By Jim Schutze
By Rachel Watts
By Lauren Drewes Daniels
By Anna Merlan
By Lee Escobedo
By Eric Nicholson
How far will a man go to win back his own soul? That question drives the drama of two new productions, Jubilee Theatre'sJoe Turner's Come and Gone and Lyric Stage'sCabin in the Sky. Each tells the story of a troubled man who finds himself driven to the hinges of Hades. And in each it is the boundless faith of a good woman that brings him back and grants him grace.
Cabin in the Sky continues through October 21 at the Irving Arts Center. Call 972-252-2787.
The Glory of Living continues through October 22 at the Black Box at WaterTower Theatre. Call 972-450-6232.
There are other similarities shared by these two shows, including their casting of strong ensembles of local black actors, but there is one major difference. Only Joe Turner's Come and Gone, one of the earliest and finest plays by the late playwright August Wilson, really has a prayer of deeply touching the souls of its audience.
Set in 1911 Pittsburgh, Wilson's two-act drama unfolds around the busy kitchen table of a black-owned working-class boarding house. As landlady Bertha Holly, played with quiet intensity by Stormi Demerson, shovels fresh biscuits onto the boarders' plates, her husband Seth, played by wiry Lloyd W. L. Barnes Jr., frets endlessly over money. Always fearful of losing the house he owns, Seth works the night shift at a factory, then earns extra dollars making pots and pans out of sheet metal in his shed out back. His biggest customer is Rutherford Selig (Abel Baldazo Jr.), a peddler known as a "first-class people finder" for his detailed records of the whereabouts of black families living on his route between Pittsburgh and Memphis. For a dollar per request, Selig hunts down long-lost relatives, boasting a high rate of return.
The theme of personal identities and loved ones lost and found recurs throughout this work. Barely half a century removed from the Civil War, even the youngest residents of the Holly house carry the emotional scars of families separated by slavery. The most mysterious of the small group of boarders, glaze-eyed Herald Loomis (F. Carl Brown), was ripped away from his wife, Martha Pentecost, to endure seven years of forced labor under the notorious Joe Turner, a Tennessee plantation owner who kidnapped freed men and illegally enslaved them.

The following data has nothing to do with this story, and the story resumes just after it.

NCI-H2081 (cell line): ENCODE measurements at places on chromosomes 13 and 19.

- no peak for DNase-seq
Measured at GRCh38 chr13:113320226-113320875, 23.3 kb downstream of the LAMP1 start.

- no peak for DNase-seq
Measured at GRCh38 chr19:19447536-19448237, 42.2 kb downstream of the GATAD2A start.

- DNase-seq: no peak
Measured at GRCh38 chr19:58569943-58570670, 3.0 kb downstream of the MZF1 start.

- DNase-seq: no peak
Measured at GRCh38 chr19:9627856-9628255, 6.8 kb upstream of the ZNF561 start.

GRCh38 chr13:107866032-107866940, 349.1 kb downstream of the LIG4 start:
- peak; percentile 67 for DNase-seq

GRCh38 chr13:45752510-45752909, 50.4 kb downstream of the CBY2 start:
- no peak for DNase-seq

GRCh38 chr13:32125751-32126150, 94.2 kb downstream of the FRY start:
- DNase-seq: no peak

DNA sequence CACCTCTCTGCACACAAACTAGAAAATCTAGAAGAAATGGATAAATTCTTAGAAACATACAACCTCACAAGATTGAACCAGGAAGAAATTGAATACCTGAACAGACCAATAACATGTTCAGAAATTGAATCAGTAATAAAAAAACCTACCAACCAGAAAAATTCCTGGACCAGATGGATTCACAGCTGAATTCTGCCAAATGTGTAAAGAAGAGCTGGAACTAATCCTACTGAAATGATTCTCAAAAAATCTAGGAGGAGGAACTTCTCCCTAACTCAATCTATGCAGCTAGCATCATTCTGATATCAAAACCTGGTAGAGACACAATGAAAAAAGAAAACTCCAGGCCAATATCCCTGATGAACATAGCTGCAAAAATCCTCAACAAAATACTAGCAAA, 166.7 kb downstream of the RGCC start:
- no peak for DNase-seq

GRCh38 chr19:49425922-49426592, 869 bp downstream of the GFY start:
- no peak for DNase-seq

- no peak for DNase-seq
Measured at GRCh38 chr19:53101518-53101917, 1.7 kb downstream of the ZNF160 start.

Loomis, with young daughter Zonia (Orlexia Thomas), has walked from town to town searching for Martha (Regina Washington). Turns out Seth Holly probably knows her whereabouts, but Loomis is so spooky he's not sure he wants to tell him. Loomis pays the peddler for help tracking her down and also enlists the house's resident "conjure man," Bynum Walker (Robert Rouse Jr.), who casts spells out in the yard and fills his pockets with voodoo-like charms and talismans.
Walker, unreeling long parables from his perch at the table, warns Loomis that he hasn't only lost a wife, he's also lost his soul, or his "song," thanks to the evil deeds of Joe Turner (whom we never see). "He's got you bound up to where you can't sing your own song. Couldn't sing it them seven years 'cause you was afraid he would snatch it from under you," Walker says.
Loomis' awakening from his numbed psychosis comes at the end of the play in a scene that combines religious fervor, a violent physical confrontation and the longed-for reunion of the man with his wife. It is soul-shattering and soul-saving and, under the direction of Jubilee's new artistic director Ed Smith, absolutely enthralling. What a pleasure to watch actors who trust each other not to overdo the big moments. They allow Wilson's wonderful words and some tense stretches of silence to draw the audience in.
The acting is more subtle, more disciplined than in previous productions here. Rouse, one of Jubilee's best-loved veterans, restrains his natural tendency toward broad comedy and makes his Bynum Walker a believable mystic able to calm the troubled spirit of Herald Loomis when no one else can reach him.
The beauty of August Wilson's writing in Joe Turner's Come and Gone is that it lives in the natural cadences of kitchen-table talk. The magic comes when Wilson takes the action out of the realm of realism and into the mystical. With seamless transitions, it's easy to get swept into the magnificent rush of the play's passionate messages about faith and redemption. It's Wilson at his best, and this production, the first of a series of Wilson plays Smith says he plans to produce at Jubilee, shows a company achieving new levels of artistic excellence.
Looks like there are valid reasons why this one fell into obscurity for 60 years. It's just not very good. The book by Lynn Root is talky and drab where it needs to be succinct and witty. The music by Vernon Duke and lyrics by John LaTouche tend toward the tuneless and forgettable. The one well-known number, "Takin' a Chance on Love," comes early in the first act, followed by a raft of songs whose melody lines wander so haphazardly that the singers have trouble keeping up.
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